winter tablescape for the holidays

Navigating the Holidays as Newlyweds

How to Communicate Openly & Plan Ahead for a Holiday Season to Remember

Your first holiday together as newlyweds—or a newly engaged couple—is an exciting time. Let’s be honest though, it can also bring on some stressful moments as you both now learn to navigate the season as members of two families. Pair that with possibly different cultures and traditions (and let’s not forget your parent’s expectations) and this time of year can often become less cheerful and more tearful.

Fortunately, it doesn’t have to be that way. With open communication and some planning ahead, you and your partner can have a holiday season to remember—for all of the right reasons!

Engage in some real talk.

Sit down with your partner and have an honest conversation about what's most important to you. Not every family celebrates or even acknowledges certain holidays. For example, some aren’t that into Thanksgiving, while others might make a big deal about Christmas Eve and don’t do much the following day. This information could make the compromising ahead easier.

Be prepared to negotiate.

Speaking of compromise, you both must be prepared to give and take a bit during the holiday season. It might be hard to not be with your side of the family for the holidays but remember that it’s no longer all about you. 

Speak to your parents.

It could also be tough for both sets of parents, especially if you’re the first child to get married and they’re used to having everyone with them during these special occasions. Then again, they also had to navigate this sensitive time when they got married so they might be able to offer up some helpful advice.

Split up the holidays.

If both sides of the family live nearby, things could be easy. You can try to have Thanksgiving dinner with one side, and then head over to the other family’s house for dessert. If you both celebrate Christmas, you can be with one family on Christmas Eve and the other on Christmas Day.

Set a rotation.

Of course, if there's a lot of travel required, this isn’t possible. So the fairest solution is to alternate the holidays between families. For example, if you really want to spend Thanksgiving with your family, then that means you’ll be with your in-laws for the December holidays. Then the following year, you’ll do the reverse.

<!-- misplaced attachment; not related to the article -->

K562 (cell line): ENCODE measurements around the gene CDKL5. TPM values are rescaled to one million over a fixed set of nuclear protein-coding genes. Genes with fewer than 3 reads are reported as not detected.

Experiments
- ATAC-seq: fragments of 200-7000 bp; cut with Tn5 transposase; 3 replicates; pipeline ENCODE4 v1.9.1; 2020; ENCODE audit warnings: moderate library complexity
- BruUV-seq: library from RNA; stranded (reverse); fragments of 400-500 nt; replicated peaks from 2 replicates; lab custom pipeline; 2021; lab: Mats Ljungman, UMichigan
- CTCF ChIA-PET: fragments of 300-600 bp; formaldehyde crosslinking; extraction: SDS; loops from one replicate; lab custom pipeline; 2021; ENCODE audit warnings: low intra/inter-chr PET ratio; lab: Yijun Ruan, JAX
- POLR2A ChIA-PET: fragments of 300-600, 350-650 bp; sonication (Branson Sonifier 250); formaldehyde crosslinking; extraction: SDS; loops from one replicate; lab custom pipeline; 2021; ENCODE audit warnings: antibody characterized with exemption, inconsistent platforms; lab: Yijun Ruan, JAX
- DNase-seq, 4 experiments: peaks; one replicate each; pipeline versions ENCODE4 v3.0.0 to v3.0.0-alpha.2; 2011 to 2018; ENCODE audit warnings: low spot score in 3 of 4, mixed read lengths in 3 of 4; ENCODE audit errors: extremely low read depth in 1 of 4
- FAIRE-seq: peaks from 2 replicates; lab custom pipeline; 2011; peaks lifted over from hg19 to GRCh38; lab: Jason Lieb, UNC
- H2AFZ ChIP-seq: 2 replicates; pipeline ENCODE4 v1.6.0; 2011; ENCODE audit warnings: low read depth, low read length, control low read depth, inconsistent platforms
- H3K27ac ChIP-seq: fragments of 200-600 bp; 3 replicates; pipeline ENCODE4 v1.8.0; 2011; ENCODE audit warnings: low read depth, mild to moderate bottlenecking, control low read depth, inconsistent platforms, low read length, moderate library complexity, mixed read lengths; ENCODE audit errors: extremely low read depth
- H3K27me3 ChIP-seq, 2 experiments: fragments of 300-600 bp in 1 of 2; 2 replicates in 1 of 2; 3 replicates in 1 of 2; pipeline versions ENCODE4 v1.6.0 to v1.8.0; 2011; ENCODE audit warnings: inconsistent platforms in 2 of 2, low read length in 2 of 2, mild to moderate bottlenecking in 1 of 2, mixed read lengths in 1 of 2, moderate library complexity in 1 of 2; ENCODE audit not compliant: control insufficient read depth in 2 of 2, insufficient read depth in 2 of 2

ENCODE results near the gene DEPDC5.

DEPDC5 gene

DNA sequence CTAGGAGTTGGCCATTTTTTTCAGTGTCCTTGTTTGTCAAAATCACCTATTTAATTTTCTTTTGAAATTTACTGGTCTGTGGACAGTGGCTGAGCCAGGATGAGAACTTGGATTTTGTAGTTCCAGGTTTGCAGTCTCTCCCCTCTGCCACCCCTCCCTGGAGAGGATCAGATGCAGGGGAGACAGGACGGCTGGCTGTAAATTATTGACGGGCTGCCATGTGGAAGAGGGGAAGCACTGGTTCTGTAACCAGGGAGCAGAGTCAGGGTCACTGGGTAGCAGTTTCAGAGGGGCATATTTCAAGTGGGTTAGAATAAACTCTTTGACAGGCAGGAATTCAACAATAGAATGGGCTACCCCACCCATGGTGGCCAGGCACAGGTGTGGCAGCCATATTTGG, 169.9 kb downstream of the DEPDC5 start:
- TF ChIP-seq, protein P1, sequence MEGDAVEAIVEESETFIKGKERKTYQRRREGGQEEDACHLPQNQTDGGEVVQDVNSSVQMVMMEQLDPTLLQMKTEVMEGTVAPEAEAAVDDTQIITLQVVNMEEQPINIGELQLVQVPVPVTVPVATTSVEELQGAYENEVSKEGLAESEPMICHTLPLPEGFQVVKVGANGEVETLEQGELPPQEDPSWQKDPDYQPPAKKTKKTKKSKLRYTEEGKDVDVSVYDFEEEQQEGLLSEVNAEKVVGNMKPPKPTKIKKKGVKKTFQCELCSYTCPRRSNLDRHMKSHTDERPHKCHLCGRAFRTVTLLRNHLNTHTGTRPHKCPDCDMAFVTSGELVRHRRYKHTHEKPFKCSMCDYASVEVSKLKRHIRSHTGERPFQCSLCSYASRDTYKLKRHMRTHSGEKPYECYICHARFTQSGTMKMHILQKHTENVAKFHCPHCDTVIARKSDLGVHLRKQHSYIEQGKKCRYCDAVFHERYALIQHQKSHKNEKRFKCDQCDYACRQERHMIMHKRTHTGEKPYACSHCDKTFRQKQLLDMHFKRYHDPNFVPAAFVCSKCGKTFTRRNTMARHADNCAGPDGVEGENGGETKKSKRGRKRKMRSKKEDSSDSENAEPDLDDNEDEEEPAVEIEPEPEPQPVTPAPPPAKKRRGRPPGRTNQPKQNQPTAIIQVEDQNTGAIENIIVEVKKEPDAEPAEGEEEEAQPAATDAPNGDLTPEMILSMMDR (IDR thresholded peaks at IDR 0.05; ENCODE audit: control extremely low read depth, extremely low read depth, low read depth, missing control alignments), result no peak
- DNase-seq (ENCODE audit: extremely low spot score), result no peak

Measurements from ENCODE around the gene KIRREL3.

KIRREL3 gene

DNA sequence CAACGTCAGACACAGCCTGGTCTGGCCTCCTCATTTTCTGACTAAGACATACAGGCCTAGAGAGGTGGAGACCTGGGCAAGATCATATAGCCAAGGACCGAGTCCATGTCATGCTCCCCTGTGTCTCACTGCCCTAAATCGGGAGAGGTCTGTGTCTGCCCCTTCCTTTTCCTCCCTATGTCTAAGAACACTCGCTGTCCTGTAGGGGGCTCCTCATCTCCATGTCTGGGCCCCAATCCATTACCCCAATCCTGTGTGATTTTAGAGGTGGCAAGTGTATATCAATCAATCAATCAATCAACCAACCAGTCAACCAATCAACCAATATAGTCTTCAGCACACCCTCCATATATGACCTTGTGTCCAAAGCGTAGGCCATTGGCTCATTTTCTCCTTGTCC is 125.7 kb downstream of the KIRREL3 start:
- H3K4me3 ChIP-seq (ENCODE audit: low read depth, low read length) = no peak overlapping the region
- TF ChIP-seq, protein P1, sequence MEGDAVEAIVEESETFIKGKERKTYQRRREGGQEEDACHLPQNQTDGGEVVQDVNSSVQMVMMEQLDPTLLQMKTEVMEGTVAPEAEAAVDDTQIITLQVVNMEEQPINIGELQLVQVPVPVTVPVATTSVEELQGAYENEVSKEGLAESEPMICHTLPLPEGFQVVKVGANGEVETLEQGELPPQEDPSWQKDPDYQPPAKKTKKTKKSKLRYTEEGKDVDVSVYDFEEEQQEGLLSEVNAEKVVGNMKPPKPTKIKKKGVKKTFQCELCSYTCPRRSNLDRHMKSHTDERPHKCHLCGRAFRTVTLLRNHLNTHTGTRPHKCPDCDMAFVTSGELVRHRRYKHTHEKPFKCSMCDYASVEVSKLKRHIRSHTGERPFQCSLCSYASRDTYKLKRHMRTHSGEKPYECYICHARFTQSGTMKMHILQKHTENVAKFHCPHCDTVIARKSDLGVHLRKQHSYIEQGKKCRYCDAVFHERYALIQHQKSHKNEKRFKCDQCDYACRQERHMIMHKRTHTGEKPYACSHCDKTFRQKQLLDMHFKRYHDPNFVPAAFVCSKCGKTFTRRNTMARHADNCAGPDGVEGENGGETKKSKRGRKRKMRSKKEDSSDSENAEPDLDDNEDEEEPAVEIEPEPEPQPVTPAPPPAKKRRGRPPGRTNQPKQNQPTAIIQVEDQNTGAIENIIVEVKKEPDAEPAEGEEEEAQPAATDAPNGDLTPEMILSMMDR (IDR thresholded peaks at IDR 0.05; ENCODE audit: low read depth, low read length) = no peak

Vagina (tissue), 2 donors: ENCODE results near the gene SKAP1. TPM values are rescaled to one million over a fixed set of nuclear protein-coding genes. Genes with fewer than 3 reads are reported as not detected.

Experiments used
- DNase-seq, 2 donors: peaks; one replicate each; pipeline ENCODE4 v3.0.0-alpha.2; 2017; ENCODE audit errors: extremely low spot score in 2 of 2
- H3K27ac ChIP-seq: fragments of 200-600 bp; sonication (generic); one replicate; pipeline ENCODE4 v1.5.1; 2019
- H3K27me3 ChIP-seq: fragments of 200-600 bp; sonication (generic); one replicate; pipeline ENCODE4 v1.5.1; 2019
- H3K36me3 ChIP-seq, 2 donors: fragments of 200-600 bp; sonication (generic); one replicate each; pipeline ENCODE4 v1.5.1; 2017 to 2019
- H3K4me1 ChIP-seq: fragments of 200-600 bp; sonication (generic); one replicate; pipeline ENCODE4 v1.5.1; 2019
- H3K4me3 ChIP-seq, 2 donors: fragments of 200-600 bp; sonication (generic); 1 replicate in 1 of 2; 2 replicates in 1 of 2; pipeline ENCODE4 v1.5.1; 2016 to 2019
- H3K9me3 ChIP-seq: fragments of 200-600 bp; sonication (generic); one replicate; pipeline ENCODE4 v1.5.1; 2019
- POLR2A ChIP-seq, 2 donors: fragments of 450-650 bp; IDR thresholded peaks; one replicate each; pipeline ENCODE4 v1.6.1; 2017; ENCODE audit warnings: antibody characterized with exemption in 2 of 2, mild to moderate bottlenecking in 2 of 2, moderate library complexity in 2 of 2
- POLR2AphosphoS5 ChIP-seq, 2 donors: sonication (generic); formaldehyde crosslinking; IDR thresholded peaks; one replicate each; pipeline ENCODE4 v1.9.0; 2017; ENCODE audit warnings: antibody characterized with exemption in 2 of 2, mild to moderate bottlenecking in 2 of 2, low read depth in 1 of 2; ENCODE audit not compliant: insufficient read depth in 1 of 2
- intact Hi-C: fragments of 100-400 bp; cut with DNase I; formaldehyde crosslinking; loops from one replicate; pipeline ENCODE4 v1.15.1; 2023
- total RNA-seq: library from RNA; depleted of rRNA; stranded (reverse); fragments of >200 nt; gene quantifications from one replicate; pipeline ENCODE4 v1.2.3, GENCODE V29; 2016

Embrace your different traditions and cultures.

Every family has their own way of doing things, so work with your partner to determine what's important to the both of you—regardless of where you're celebrating. If you love going to midnight mass every year, ask your spouse to invite their family to do the same when you’re celebrating with their loved ones. And if there's a particular dish that your mother-in-law makes every year that your partner will miss, ask her for the recipe so you have it on your family’s dinner table during the season.

Acknowledge each other’s feelings.

It’s normal if you or your partner feel a bit sad during the first holiday (or two) that you're without your respective families. Be supportive of one another during those moments and take the time to “see” the loved ones you’re not celebrating with via Zoom or FaceTime.

Be a united front.

Even if someone (a parent, sibling, grandparent, etc.) expresses their disappointment that you’ll be missing from the holiday table, never throw your partner under the bus. Simply explain that while you’ll miss everyone, this is a decision you’ve made as a couple.

Start your own traditions.

When you said "I do," you created your own little family with your spouse. With this in mind, work on creating some traditions of your own. That could mean hosting a “Friendsgiving” every year, creating your own special dish to make each holiday, or bingeing holiday movies on Christmas Day instead of shuttling back and forth between families. Whatever makes you both happy should work for your families!

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